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06/30/09: Do You Have To Pay Closing Costs Again For That Refinance Loan?

Housing Counsel

By Benny L. Kass

Q: I am shopping to refinance my existing condominium. It is worth approximately $400,000, and there is an outstanding loan balance of $160,000. My credit is stellar. In order to refinance with my current mortgage lender, they want $2,200 in closing costs. I just financed with this lender three years ago and there seems to be no special benefit for refinancing with this lender. I don’t understand why they wouldn’t want to keep a good customer and not charge me anything. Any insight?

A: Keep shopping. You may be able to negotiate some of the closing fees with another lender.

When you made application for that refinance loan, you should have received a “Good Faith Estimate” of all of the closing costs. Let’s look at the primary ones:

– title search: you bought your condo three years ago. Any new lender – including your current one – wants to make sure that your title is clean. In the past three years, you may have put a second trust on the property (such as a Home Equity loan). Or the Federal or State government may have slapped a lien on your property for non-payment of taxes. Accordingly, they will insist on doing a “run-down” of your title.

– survey: if you are refinancing a single family home, the lender wants to make sure that you have not made any additions to the property that could cause a title problem – such as adding a non-conforming structure to your current house. So the lender will want you to sign an affidavit to the effect that no such external construction was made to your house. But since you are refinancing your condominium unit, no such survey (or affidavit) will be required.

– appraisal: lenders want assurance that there will be enough equity in your home if they have to foreclose on the property. And lenders are painfully aware that property values have gone down significantly in the last year. So all new lenders will insist on having an appraisal of your property. This will be more expensive now, since the appraisal rules have changed, and lenders cannot use their favorite appraisers anymore, but must make sure that the appraiser is completely independent.

However, my experience is that in many cases, your existing lender may waive the appraisal requirement, since they know your property. Especially in your case, where there is considerable equity, you may be able to convince your current lender to waive the appraisal process.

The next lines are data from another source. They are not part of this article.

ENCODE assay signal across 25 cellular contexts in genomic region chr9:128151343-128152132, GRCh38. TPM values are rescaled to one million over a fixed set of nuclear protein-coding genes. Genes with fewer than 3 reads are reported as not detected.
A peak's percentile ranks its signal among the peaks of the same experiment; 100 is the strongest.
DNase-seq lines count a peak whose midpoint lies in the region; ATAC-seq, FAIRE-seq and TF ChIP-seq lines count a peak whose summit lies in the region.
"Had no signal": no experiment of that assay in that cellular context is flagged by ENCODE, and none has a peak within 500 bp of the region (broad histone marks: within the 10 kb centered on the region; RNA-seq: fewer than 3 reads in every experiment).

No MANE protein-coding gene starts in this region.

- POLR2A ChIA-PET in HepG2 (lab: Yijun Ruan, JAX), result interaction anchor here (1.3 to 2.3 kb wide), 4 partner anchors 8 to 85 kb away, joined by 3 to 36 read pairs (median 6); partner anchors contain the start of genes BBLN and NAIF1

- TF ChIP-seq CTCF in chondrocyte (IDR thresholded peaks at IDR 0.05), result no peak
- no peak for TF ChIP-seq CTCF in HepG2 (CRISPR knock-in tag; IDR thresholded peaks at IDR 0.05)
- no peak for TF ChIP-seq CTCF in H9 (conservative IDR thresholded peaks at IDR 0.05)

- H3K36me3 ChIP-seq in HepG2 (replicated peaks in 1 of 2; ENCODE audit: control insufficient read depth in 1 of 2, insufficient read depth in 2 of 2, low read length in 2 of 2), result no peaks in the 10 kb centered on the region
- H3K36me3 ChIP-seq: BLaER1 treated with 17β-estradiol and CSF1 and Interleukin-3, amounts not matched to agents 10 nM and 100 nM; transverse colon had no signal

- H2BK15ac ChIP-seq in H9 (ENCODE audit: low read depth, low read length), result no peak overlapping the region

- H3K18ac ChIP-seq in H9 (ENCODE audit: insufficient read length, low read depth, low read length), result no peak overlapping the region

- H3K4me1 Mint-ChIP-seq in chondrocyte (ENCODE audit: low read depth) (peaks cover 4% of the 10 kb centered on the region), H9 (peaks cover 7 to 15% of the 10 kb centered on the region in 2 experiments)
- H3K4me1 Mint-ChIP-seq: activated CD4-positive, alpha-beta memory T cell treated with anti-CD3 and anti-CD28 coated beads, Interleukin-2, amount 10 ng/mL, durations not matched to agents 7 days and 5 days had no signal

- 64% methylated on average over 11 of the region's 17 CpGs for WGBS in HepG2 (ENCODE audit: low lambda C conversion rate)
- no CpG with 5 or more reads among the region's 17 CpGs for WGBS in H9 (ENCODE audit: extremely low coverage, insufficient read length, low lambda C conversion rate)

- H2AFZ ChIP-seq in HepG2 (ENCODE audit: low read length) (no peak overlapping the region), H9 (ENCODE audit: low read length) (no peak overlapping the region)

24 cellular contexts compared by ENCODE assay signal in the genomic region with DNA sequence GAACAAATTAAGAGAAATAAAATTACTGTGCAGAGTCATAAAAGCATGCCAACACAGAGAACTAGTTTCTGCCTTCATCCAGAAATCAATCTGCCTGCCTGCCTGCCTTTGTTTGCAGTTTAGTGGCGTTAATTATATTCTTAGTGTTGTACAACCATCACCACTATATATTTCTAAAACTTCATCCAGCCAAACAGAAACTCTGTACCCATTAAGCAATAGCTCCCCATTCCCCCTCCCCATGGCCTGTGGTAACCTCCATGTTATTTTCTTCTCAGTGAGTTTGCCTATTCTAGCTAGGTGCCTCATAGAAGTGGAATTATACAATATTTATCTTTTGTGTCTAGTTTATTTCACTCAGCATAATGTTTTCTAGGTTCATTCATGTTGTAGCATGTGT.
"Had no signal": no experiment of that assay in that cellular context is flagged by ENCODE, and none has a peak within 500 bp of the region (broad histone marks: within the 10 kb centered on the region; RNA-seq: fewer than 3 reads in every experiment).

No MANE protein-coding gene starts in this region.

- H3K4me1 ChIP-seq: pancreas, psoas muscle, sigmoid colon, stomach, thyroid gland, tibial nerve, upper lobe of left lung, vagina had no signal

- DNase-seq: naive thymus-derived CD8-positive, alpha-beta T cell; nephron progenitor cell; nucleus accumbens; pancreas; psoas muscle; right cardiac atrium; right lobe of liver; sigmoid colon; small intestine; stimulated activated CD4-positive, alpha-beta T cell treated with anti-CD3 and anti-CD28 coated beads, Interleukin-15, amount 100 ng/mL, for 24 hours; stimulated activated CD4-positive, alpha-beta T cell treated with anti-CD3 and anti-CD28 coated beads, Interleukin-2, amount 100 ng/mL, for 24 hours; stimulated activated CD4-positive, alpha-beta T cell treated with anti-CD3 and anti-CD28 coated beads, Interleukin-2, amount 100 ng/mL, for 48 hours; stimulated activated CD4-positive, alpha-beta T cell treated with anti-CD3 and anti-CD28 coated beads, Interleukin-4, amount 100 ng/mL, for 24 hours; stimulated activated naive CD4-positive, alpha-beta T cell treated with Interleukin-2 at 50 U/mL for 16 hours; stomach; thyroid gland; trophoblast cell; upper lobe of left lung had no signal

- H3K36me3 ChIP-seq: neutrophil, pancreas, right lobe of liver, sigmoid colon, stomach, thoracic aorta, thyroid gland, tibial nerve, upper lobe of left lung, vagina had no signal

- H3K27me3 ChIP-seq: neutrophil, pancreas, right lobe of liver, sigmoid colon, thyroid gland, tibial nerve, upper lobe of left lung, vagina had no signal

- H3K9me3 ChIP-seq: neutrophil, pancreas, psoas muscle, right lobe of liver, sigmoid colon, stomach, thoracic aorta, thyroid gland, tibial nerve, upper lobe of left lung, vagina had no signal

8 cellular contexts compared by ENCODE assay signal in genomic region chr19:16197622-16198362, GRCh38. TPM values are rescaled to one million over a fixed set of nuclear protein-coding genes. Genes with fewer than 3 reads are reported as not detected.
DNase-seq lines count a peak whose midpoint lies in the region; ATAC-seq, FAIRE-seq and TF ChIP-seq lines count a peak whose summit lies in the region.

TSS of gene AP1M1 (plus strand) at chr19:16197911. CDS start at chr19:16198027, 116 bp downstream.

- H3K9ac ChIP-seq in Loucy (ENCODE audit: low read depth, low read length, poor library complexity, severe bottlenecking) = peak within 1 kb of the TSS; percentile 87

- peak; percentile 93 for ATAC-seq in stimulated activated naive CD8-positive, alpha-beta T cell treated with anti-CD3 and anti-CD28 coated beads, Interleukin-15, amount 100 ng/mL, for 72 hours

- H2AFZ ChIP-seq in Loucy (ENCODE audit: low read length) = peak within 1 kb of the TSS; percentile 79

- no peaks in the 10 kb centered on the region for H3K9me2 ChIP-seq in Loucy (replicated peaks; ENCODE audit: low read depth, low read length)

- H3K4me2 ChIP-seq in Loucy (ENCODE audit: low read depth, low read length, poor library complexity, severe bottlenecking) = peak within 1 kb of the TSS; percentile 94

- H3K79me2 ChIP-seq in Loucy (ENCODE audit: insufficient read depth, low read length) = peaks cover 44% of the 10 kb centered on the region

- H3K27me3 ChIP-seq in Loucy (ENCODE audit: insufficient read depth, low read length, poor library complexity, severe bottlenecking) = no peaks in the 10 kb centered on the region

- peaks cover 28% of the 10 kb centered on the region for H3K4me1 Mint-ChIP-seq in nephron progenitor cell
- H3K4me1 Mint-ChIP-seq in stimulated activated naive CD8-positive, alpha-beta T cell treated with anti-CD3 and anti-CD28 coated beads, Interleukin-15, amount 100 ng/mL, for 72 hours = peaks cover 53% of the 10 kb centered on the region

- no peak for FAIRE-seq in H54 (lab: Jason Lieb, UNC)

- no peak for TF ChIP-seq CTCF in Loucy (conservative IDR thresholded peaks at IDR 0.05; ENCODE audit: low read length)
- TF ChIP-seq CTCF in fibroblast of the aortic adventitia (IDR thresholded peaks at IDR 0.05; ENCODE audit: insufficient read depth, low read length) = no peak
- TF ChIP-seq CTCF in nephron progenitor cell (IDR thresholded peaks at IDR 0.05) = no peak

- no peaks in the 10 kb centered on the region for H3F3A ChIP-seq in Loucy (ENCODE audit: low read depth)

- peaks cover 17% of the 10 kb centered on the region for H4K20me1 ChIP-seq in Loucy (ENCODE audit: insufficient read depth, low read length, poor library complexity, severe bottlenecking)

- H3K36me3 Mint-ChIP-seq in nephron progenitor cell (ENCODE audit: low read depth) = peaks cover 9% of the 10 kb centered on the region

– miscellaneous lender charges: lenders will often hit you with such charges as “document preparation”, or “underwriting fee”. These are negotiable, and you should ask each lender you contact to waive – or at least reduce – their charges.

– title insurance: you do not need to purchase an “owners” title insurance policy, but the lender will require that you obtain “lenders title insurance”. Why?

I asked Jack Guttentag, the Mortgage Professor, this question, and here’s his response: “You don’t need a new owner’s policy, but the lender will require you to purchase a new lender policy. Even if you refinance with the same lender, the existing lender’s policy terminates when you pay off the mortgage. Furthermore, the lender is concerned about title issues that may have arisen since you purchased the property. A new title search will uncover any such issues, and you will have to pay it off as a condition for the refinance.”
But you may be entitled to a discount based on how long ago you purchased your original policy. This is called a “reissue rate” and you should insist on it when you go to settlement. This is a charge imposed by the title attorney/company, and not the lender.

– governmental charges: these are charges that are non-negotiable. The recorder of deeds where your property is located will charge certain fees, such as recording the release of your existing mortgage and recording the new deed of trust. Often, the charge is based on the number of pages in the document. Your lender should be able to provide you with a ballpark of these charges.

Everything in real estate is negotiable. Shop around carefully, ask as many questions as possible, and you should be able to save some money on your refinance. But since interest rates appear to be on the rise, don’t wait too long.

– Boilerplate-